Methland by Nick Reding,(Bloomsbury 2009) which was saved from possible oblivion by a front page article in last week's Sunday NYT Book review, is a terrific piece of journalism that tells two stories- the decay of a small town, Oelwein Iowa, killed by big agriculture, and globalism and whose residents turned to methampetamine to stay up all day working or escaping from road-kill reality,and viewed through the lenses of its doctor, prosecutor, and chief of police as well as some of its meth lab operators. It's a brilliant synthesis of investigative journalism and a nuanced portrayal of American life as more and more communities start to resemble developing nations and not the prosperous middle-class America we grew up with. A page-turning read as well.
The Dumbest Generation by Mark Bauerlein,Tarcher pb$15.95) and Empire of Illusions, by Pulitzer-Prize winner Chris Hedges(just out from Nation Books ($24.95)both treat of the triumph of spectacle and the decline of literacy in America.
Dumbest Generation uses multiple federal and state studies to prove that the advance in computer intelligence, and spatial understanding of our youth has been accompanied by an appalling decline in their respective reading and writing skills, as well as civic education,visits to museums etc.The author calls for a return to the traditional values, liberal arts education and more emphasis on learning. Yes, there are too many choices,'tis true, too much infotainment,and useless screen time, but the answer remains clouded- Turning in the last chapter to the Daniel Bells and Irving Kristols of the world, whose sorry propping up of a failed establishment in the late 60's ,funded by the same defense research that overwhelms universities today, is not the solution either. Maybe no one has the answer.
Empire of Illusions,whose author wrote the polemic War is a Force that Gives us meaning, and American Fascists( a book on the Christian radical right) examines the decline of literacy and the replacement by spectacle, the growth of violent porn, the decline of wisdom and replacement by elite business schools catering to a generation of money- hungry uneducated business school graduates and finally the decline of America, a subject covered by Chalmers Johnson and others equally well. It's an unrelenting course in misery, punctuated by the author's pleas for a love saves all solution at the end- Don't get me wrong- Hedges is right on target throughout this book and remains a great moral voice in the wildernesss of our lives. But it was hard springing up with joy in the morning after staying up at night to read its bitter truths.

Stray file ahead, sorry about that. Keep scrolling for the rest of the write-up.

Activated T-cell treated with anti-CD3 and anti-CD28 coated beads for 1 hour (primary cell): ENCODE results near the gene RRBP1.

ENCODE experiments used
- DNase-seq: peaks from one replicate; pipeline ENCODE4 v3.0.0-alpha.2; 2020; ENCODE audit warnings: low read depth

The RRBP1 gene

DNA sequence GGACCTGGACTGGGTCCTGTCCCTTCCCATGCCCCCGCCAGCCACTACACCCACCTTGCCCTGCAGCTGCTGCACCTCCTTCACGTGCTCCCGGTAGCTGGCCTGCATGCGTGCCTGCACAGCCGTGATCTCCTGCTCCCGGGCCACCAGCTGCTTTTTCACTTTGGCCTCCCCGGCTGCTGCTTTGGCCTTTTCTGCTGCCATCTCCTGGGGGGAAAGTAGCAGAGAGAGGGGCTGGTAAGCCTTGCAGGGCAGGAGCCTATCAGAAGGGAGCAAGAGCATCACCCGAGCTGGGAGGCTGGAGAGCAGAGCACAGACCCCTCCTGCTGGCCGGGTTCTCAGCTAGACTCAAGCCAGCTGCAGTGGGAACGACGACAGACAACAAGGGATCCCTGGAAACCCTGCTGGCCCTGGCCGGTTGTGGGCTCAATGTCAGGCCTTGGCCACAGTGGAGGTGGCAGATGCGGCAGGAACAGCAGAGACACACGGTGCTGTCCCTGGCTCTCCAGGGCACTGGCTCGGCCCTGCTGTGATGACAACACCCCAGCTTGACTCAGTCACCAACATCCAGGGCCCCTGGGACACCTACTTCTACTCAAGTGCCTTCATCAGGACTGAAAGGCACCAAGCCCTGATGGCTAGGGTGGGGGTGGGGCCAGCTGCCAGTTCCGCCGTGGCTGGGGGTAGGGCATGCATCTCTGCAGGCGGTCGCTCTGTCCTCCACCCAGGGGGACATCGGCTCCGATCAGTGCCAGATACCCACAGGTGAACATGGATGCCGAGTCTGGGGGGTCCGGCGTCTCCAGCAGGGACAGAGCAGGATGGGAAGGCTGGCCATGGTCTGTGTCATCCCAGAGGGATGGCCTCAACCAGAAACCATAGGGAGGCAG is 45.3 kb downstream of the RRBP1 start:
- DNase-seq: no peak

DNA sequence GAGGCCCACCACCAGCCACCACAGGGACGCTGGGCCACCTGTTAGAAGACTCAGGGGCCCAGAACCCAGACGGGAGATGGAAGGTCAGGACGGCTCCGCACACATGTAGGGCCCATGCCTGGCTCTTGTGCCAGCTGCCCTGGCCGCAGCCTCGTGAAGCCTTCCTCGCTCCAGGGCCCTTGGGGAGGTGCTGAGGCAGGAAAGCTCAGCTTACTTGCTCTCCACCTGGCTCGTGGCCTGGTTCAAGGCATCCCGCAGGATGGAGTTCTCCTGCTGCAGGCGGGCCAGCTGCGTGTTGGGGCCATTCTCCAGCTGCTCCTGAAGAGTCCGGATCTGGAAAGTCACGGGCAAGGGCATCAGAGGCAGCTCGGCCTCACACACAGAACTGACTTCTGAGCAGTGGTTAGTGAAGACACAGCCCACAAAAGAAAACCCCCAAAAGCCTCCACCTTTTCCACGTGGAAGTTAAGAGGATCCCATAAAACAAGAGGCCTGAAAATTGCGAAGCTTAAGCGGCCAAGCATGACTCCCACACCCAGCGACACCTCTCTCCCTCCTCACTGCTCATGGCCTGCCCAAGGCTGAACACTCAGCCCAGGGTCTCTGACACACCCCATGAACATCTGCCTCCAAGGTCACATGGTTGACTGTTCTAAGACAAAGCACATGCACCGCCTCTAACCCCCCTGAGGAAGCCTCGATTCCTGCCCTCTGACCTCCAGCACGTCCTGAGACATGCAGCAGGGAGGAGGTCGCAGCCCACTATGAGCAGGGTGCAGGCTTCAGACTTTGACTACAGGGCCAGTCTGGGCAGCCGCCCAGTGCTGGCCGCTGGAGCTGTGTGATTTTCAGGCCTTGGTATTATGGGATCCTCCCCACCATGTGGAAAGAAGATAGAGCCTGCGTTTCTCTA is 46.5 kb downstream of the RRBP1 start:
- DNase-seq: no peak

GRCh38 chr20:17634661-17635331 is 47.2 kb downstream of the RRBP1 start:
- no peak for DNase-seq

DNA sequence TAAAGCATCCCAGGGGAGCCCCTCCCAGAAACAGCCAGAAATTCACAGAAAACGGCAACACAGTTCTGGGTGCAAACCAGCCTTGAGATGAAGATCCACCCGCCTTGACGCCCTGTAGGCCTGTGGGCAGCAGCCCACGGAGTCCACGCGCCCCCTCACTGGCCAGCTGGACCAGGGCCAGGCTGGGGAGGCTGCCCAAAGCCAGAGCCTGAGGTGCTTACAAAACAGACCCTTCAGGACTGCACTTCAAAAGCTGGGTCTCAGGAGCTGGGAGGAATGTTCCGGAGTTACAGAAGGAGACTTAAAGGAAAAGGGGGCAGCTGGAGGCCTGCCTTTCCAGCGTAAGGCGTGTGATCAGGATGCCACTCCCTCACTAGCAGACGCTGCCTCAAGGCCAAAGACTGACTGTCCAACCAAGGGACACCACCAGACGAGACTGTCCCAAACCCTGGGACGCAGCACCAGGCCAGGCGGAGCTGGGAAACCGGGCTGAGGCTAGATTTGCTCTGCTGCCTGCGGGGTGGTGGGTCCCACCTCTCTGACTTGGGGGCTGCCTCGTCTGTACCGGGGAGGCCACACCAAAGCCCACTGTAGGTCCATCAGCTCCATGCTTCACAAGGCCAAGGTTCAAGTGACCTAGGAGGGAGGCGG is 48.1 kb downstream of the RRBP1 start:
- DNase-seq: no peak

Two passages stand out though- the comparison of Orwell's dystopian 1984 to Huxley's Brave new World. Orwell's was a society that relied on coercion and control, and Huxley's on a surfeiting of happy, irrelevant trivia to dope the populace.With the growth of mobile screen culture(we love it ok!) offering thousands of soporific alternatives to reading the morning newspapers, to the endless housewives and business commuters mindlessly playing sudoku we are truly, in the words Of George HW Bush, "in the deep doo-doo".Huxley, after all, was the visionary here.
The other passage contains a pungent quote from Andrew Lahde,a Santa Monica hedge fund manager,who made an 850 percent gain by betting on the subprime mortgage collapse,then abruptly shut his fund down in 2008 and took the profits before the crash. Said he ,in a farewell letter to investors:
"The low-hanging fruit,ie idiots whose parents paid for prep school, Yale, and then the Harvard MBA, was there for the taking" and speaking of the oligarchic class- he went on:
"These people who were (often) truly not worthy of the education they received...rose to the top of companies such as AIG, Bear Stearns, and Lehman Brothers and all levels of our government.All of this behavior supporting the Aristocracy ended up only making it easier for me to find people stupid enough to take the other side of my trades. God Bless America."
Well. someone has to keep the Hopium flowing - who can that be?